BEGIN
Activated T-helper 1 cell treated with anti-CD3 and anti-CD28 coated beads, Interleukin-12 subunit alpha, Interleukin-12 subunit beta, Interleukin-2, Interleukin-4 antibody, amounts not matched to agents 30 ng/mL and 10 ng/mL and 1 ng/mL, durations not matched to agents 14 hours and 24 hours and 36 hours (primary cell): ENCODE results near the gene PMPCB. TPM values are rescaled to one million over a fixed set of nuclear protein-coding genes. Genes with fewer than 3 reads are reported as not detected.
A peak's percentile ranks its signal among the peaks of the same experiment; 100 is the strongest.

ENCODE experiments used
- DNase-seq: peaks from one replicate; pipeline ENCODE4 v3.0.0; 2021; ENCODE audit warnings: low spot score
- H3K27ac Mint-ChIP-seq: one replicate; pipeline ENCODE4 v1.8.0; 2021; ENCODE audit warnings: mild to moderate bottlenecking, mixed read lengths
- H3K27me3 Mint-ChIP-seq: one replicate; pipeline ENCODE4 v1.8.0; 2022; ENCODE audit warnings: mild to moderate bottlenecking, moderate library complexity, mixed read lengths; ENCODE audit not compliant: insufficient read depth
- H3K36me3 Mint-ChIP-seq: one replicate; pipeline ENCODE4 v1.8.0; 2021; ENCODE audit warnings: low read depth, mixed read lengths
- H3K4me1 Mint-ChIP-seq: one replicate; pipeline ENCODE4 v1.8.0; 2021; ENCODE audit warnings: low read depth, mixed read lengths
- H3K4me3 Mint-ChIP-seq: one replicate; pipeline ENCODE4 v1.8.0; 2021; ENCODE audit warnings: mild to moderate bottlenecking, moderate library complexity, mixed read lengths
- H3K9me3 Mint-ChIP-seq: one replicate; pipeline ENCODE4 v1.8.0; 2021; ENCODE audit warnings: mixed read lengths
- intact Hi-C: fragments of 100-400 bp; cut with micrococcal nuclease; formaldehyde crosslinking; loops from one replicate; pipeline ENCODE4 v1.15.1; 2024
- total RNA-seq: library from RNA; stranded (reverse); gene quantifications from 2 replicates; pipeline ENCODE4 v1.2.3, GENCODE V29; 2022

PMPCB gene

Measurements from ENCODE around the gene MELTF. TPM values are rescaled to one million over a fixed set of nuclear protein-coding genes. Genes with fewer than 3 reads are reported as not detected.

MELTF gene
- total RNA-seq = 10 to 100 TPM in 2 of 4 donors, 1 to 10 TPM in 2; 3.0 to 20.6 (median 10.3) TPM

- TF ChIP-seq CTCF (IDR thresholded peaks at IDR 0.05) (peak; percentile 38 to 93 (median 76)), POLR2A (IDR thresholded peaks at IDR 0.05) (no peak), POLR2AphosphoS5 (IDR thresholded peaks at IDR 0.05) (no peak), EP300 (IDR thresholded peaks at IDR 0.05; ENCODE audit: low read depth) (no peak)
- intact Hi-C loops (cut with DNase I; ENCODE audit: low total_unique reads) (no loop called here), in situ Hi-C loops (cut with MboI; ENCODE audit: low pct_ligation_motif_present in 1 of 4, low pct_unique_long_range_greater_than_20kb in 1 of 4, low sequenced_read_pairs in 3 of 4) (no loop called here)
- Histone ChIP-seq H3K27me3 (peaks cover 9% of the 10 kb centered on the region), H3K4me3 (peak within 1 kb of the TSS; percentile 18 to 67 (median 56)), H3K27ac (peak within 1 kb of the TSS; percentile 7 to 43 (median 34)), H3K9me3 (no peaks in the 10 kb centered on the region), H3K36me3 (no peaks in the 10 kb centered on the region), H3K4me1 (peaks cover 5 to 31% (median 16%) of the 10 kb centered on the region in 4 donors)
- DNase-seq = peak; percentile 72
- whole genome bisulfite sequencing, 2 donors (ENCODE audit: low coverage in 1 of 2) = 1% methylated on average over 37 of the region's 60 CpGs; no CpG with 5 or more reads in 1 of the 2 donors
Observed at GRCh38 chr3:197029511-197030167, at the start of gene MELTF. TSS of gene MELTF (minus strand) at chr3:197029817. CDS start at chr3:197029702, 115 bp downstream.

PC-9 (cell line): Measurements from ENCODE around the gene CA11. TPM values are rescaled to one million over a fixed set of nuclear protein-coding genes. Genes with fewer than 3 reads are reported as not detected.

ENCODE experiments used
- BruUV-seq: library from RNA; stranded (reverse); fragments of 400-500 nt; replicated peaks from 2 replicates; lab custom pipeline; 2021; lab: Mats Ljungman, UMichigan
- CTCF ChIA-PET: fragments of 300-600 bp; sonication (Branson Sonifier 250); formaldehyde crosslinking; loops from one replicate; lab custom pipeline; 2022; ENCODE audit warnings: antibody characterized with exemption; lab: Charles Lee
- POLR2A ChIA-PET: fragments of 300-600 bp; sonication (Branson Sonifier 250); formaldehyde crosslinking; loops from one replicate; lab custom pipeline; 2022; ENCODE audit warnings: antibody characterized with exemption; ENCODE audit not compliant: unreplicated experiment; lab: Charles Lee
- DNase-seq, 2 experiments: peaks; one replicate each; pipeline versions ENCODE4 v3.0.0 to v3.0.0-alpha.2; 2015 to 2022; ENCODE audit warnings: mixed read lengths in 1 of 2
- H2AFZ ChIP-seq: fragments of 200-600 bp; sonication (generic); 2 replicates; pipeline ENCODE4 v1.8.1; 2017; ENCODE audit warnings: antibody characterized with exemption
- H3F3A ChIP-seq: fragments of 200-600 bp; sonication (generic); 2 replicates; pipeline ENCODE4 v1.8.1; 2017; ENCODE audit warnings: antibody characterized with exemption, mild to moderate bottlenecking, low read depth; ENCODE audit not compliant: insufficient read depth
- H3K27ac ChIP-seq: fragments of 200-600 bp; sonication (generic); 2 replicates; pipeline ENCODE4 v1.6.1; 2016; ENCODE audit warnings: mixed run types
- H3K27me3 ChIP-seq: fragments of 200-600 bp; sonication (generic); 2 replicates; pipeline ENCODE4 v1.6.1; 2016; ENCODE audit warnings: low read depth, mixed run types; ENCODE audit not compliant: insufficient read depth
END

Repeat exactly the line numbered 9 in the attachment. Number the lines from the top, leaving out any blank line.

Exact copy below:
- H3K4me3 Mint-ChIP-seq: one replicate; pipeline ENCODE4 v1.8.0; 2021; ENCODE audit warnings: mild to moderate bottlenecking, moderate library complexity, mixed read lengths